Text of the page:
Migraines and Anger
When the pain of a migraine sets in, I often find myself struggling to get through the day, longing for a dark, silent place to simply lay down, close my eyes and shut out the world.
I am no longer myself. It is difficult to have patience or act like am in a good mood. I feel grumpy and miserable and then I feel guilty for being that way. And much of the time, I must continue with work, driving and all my regular obligations, all of which can accelerate my migraine to the next level of pain and my grumpiness to zero tolerance.
I admit it; everyday challenges, situations, people, and noise get to me much easier when I am suffering from a migraine. Noise can actually make me angry – like I am so caught up in the pain I am in that I am actually mad at whoever is responsible for any unnecessary noise. It is the pain talking, but it is coming out of my mouth.
Noise that increases my pain can be anything from someone turning up the radio for their favorite song, to whistling a happy tune in the elevator. Whistling especially makes me lose my cool because it typically involves high-pitched notes that seem to strike the pain in me like a bolt of electricity and make me feel like my head might explode.
I have to watch what I say during these situations because whatever my response, it is coming from a place so desperate it feels like my life depends on making the extra noise stop. I probably don’t have to tell you that I can come off sounding abrupt or angry to others as I plead for mercy.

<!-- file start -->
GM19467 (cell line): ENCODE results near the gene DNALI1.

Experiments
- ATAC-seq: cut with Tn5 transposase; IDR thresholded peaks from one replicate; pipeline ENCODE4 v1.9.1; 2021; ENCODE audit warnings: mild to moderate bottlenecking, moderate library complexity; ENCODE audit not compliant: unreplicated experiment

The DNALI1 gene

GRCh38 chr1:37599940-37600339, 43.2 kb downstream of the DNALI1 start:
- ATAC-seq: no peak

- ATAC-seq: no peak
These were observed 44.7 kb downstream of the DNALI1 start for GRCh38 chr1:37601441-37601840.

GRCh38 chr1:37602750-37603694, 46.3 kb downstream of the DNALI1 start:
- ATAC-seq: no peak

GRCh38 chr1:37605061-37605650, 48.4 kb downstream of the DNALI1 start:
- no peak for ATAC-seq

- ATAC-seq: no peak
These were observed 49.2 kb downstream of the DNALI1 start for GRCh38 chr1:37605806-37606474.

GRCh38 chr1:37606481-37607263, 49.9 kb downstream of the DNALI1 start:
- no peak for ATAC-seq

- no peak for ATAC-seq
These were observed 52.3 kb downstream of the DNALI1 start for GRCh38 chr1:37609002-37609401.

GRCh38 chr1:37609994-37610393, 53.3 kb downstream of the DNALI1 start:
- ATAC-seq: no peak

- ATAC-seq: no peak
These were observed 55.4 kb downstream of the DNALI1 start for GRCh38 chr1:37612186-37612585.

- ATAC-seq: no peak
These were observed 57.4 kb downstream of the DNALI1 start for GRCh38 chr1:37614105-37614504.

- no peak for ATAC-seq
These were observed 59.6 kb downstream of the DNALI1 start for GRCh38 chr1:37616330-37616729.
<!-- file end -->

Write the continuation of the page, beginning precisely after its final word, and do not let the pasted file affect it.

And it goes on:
People Without Migraines Don’t Understand
I have found that most people who are not prone to migraines do not have a clear idea of the type of headache that we are dealing with. They simply think that migraines are much like the “bad headache” they occasionally get.
People have asked me why I am cranky and wearing my sunglasses on a cloudy day. They judge my mood, my conversation abilities and roll their eyes in a way that makes me feel like they are deeming me “overly dramatic.”
But the fact is, I happen to be able to handle a high level of pain, have given birth to four children without taking anything for pain during labor and I suffer from lupus, which causes dramatic pain throughout my joints and entire body on a regular basis.
I am tough. So when I cannot hold down food because the migraine pain is so intense, it makes me angry to be told I am anything but strong.
What Not to Say to Someone With Migraines
There is also a lot of advice, some good, most of it not very helpful, and some downright irritating, that people without migraines feel the need to share. Here are a few things never to say to me or anyone with migraines:
My Aunt (Mother, Sister, Cousin) Changed Her Diet and Her Migraines Are Gone
I get it. You want to help. But honestly, I have tried avoiding certain foods and even have gone gluten-free, dairy-free and tried just about all the latest miracle diets out there.
The result was that none of it prevented my migraines. There are very specific migraine trigger foods that I avoid, but I am not about to drink all my meals in a magic shake only to learn weeks later it does not work.
Next page: more things not to say to someone with migraines, and managing your pain and resentment.